It remains to be seen whether the FSA and Takenaka can achieve their goal of reducing the nonperforming loan (NPL) ratio of major banks by half (it is currently more than 8 percent), or in other words, writing off by fiscal 2004 over 13 trillion yen of nonperforming loans, which continue to grow faster than the current pace of NPL liquidation. One thing is sure, however: Despite virulent resistance and hostility by the banks to the Financial Revival Program, Takenaka and his program have their undivided attention now. Yes, if nothing else, the program is a stern call to action for the banks. This message has apparently not gone unnoticed by the banks. Since the FSA starting the ball rolling on the program, there has been a sudden pick-up of activity by the banks regarding their NPLs and capital ratios.

In early December, Mizuho Financial Group announced a new reorganization program under which as much as 5 trillion yen of NPLs will be separated from banking operations and transferred to a new entity set up to recover loans and oversee the restructuring of distressed borrowers. The group now believes that having a single entity to handle loan collections and borrower restructurings will facilitate quicker reduction of bad loans.

MoneyWatch's question is, why couldn't the group have initiated this and other bolder measures when the three-way merger that created Mizuho Financial was announced?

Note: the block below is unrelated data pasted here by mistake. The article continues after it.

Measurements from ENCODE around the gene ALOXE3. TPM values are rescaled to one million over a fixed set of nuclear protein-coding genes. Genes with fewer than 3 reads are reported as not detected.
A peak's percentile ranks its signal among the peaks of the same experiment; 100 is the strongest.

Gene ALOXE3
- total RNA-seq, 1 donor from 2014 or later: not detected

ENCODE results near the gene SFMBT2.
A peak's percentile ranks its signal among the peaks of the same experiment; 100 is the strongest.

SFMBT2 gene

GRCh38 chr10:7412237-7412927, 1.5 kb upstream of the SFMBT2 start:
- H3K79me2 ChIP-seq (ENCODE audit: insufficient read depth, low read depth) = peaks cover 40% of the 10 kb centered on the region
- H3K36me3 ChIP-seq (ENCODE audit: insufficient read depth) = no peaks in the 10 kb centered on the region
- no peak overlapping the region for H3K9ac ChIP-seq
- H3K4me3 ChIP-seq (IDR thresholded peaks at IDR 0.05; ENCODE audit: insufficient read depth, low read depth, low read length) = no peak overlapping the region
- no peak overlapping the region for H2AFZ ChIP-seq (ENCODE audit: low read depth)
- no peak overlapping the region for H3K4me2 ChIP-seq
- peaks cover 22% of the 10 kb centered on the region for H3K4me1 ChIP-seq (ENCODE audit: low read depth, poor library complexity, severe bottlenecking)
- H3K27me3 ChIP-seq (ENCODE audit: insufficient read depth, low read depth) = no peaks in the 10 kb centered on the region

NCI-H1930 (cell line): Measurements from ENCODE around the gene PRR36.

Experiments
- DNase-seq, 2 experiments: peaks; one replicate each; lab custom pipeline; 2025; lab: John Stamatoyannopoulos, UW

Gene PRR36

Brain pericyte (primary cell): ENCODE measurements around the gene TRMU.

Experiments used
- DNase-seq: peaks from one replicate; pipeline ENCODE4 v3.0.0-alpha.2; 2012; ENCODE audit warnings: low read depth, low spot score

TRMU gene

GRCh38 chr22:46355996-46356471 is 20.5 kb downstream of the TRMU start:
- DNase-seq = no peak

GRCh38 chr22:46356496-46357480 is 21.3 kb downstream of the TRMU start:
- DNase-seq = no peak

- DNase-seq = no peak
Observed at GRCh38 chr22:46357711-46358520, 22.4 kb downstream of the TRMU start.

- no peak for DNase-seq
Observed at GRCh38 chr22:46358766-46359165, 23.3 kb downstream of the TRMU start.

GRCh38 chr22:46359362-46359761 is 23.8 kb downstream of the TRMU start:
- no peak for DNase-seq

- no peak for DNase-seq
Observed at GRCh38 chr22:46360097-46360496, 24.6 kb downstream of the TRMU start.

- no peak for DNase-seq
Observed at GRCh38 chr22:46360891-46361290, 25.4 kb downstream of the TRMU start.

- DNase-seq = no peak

In December, the bank also announced that it was considering a capital increase in preparation for accelerated NPL disposals that would likely push its capital ratio below the required 8 percent. It will be holding an emergency shareholders' meeting this month, apparently because it cannot wait until the June regular shareholders' meeting to get approval to issue capital.

Also in December, Sumitomo Mitsui Financial (SMF) announced that it is considering acquiring Aozora Bank. What SMF is really after is a means to bolster its equity capital ratio, as Aozora's core equity capital ratio is 12.7 percent, while SMF's is more like 5.3. Thus purchasing Aozora would boost SMF's capital ratio by some 0.5 percentage points.

On November 25, UFJ Bank announced that it would be forming a new company within the fiscal year into which 1 trillion yen of NPLs of small- and medium-sized companies would be transferred. Since the new company will be a subsidiary of UFJ and be reflected in consolidated accounts, the issuance of preferred stock will work to boost the bank's regulatory capital ratio.

On November 22, the Nihon Keizai Shimbun, Japan's leading business daily, reported that major banks were stepping up efforts to secure sufficient funds for the fiscal year-end in March of next year. A handful of major banks are reportedly rushing to obtain funds for the fiscal year-end and apparently raised their offered rates in order to secure the money. The financial institutions are rushing to secure funds "because we cannot shake off our broad concerns about how depositors may respond" to a possible financial crisis toward the fiscal year-end, according to an official at a major bank.

It is apparent that the Financial Revival Program and plunging values in bank stocks have jolted the banks into responding, albeit incrementally. But whether this is enough to stave off yet another March crisis remains to be seen. Moreover, assuming that the Financial Revival Program is at least partially effective, while the Industrial Revival Corp. is not (at least as regards fostering NPL write-offs and revitalizing "recoverable" firms as opposed to merely propping up zombie companies) the net result could be what the opponents of the Financial Revival Program feared: exacerbated deflation, a rush of bankruptcies and downward pressure on an already faltering economy. That cannot be good for stock prices. @